What is it about movies that look so bad that they could be so good?
Last week, the theatrical trailer for Dragon Blade debuted online and confused people everywhere asked, “Is that Jackie Chan and John Cusack? Yes. Yes it is.
A different trailer went online months ago, and its consensus: Dragon Blade looks like garbage. “[T]his looks like a joke from ‘Funny or Die,’” wrote SuicideSlide on Reddit. “This is gonna suck so hard and I’m going to love every second it,” wrote MetaProtagonist.
After the new trailer premiered last week, YouTubers made their own reaction videos because this is 2015 and this is normal now. This particular reaction ends with the guy literally scratching his head.
So what gives? Is everyone seeing the same trailer I’m seeing? I’m failing to observe the perceived awful stink from Dragon Blade. No one is telling me.
Is it because of its inaccurate history?
Dragon Blade’s story is based on what archaeologists speculate was a Roman city established in ancient China. It’s a little-acknowledged place in history that was made possible by the Silk Road.
Evidence lies in the locals who live in the area today, who possess Italian and other Caucasian features distinct from other Chinese. (They also have a karaoke bar called Caesars, so they’re probably a fun bunch.)
The existence of a Roman city or any significant Roman presence has been disputed. Next to zero artifacts have been recovered during this time and people of Caucasian-like features existed in central China long before the supposed establishment of the Romans. So there is reason to believe none of this happened.
Still, it’s fun to think about and rich with a scope that can make great movies out of. So why not? Loads and loads of other movies have taken supreme liberties with history, and they can get away with it because it’s a movie. We all seemed pretty okay with 300.
Is it because it looks generic?
It really doesn’t. Yes, it has the hallmarks of a big period piece war movie, but its unique setting — the pseudo-fictional account of Roman soldiers in China — certainly makes it stand apart from other sword-and-shield affairs.
Chances are we’ll be seeing Roman legions in gigantic kung-fu fights. When was the last time you saw that?
Is it because of the mismatched casting?
Jackie Chan, Adrien Brody, and John Cusack. Why is this casting funny, and unintentionally so?
It’s weird to realize that Jackie Chan hasn’t starred in a lot of movies where he co-starred with anyone, let alone Oscar winners like Adrien Brody… and whatever you might consider John Cusack to be. But being one of the top-billed stars in Asia, he doesn’t need to, he brings with him enough box office receipts on his own.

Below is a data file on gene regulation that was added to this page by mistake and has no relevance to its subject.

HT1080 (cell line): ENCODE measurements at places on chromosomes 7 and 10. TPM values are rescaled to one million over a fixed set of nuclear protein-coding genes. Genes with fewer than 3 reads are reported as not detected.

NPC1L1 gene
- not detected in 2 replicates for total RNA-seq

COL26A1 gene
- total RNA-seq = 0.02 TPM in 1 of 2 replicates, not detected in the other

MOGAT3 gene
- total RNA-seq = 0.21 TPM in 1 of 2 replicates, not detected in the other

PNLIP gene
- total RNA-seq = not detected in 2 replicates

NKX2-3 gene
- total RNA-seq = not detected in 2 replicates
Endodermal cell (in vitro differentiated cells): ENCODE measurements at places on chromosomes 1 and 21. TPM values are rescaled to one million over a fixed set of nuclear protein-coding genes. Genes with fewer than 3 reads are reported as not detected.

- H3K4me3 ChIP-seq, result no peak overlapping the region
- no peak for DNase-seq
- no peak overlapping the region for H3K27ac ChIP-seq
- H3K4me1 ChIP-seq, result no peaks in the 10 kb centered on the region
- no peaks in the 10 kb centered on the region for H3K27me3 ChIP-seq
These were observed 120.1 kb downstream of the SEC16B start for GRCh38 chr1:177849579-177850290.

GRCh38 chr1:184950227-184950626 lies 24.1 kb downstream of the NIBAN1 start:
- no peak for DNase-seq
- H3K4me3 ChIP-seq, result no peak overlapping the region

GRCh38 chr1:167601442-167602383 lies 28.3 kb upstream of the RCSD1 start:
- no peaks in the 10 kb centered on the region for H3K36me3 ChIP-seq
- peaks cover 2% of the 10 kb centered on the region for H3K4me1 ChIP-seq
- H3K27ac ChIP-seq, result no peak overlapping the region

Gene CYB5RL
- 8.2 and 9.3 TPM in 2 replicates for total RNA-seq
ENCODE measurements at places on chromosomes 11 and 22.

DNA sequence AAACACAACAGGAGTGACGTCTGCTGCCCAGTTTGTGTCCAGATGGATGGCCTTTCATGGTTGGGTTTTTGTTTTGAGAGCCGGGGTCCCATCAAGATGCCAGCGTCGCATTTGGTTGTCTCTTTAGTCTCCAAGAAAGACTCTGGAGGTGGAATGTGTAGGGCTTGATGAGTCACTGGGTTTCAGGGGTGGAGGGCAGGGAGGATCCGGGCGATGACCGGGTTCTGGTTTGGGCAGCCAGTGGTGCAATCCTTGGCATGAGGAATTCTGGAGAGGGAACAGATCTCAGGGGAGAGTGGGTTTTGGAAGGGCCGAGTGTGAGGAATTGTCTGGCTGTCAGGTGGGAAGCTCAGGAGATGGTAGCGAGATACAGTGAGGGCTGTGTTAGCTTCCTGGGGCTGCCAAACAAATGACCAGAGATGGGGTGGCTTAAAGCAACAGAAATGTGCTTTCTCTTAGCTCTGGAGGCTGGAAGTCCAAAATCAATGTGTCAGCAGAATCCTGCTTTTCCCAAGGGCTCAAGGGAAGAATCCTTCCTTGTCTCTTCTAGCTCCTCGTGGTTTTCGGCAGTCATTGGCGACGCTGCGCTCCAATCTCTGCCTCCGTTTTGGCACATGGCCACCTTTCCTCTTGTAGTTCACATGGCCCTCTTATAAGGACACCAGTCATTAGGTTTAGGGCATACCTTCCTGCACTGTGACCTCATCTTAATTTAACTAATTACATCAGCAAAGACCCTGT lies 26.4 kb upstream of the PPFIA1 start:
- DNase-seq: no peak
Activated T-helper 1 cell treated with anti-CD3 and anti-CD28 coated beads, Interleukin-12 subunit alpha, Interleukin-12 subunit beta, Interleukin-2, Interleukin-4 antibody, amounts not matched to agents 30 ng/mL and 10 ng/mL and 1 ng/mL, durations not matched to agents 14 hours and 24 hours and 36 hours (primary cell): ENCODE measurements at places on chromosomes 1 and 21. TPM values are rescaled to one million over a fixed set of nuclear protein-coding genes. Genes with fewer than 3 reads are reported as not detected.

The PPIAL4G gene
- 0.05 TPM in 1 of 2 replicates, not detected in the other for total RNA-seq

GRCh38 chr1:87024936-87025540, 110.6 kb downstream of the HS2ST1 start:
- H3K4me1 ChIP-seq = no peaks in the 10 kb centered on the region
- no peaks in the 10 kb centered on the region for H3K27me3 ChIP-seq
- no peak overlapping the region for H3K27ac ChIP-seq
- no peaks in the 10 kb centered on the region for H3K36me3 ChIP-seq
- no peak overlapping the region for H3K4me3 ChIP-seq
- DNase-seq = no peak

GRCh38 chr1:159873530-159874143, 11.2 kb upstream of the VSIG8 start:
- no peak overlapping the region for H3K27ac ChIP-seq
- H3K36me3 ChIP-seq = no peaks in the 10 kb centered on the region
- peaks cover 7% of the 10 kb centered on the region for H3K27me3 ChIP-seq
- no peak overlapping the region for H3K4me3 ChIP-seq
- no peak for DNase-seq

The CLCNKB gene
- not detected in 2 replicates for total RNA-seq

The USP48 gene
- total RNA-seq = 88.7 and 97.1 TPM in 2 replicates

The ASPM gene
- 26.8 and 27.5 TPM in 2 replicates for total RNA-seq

But domestically, Jackie Chan is a punchline. A funny clown that can kick. Unless you’ve seen Police Story or Legend of the Drunken Master, this is probably the only image you have of Jackie Chan.
By casting the three leads they have, Dragon Blade looks like someone rummaged through the bargain DVDs at Best Buy and picked out the first three names they saw. But that shouldn’t be funny, that should be awesome.
The mastery of Jackie Chan is deeper than how funny he is. He’s a notorious perfectionist, and he wouldn’t work with anyone unless he knew they were up to snuff. John Cusack might be best remembered for late-’90s dramas, rom-coms, and one bad Edgar Allen Poe, but he’s taken up a fascinating route into genre action and quiet indie fares in the last few years.
Adrien Brody, meanwhile, is a solid performer with the appropriate accolades to back up his talent. No, not everything he’s in is gold (and whatever mob-related blackmail that inexplicably forced him to do InAPPropriate Comedy has been paid off), but he’s exactly the kind of prestige talent that makes his pairing against Jackie Chan so damn fascinating. Think about it: It’s an Oscar-winner staring down the guy who did this on film:
It just doesn’t look good.
The film will be released in the US in September. Early reviews have ranged from mixed to positive, but only you need to be the judge then.
The film will be released in the U.S. in September. Early reviews have ranged from mixed to positive, but only you need to be the judge.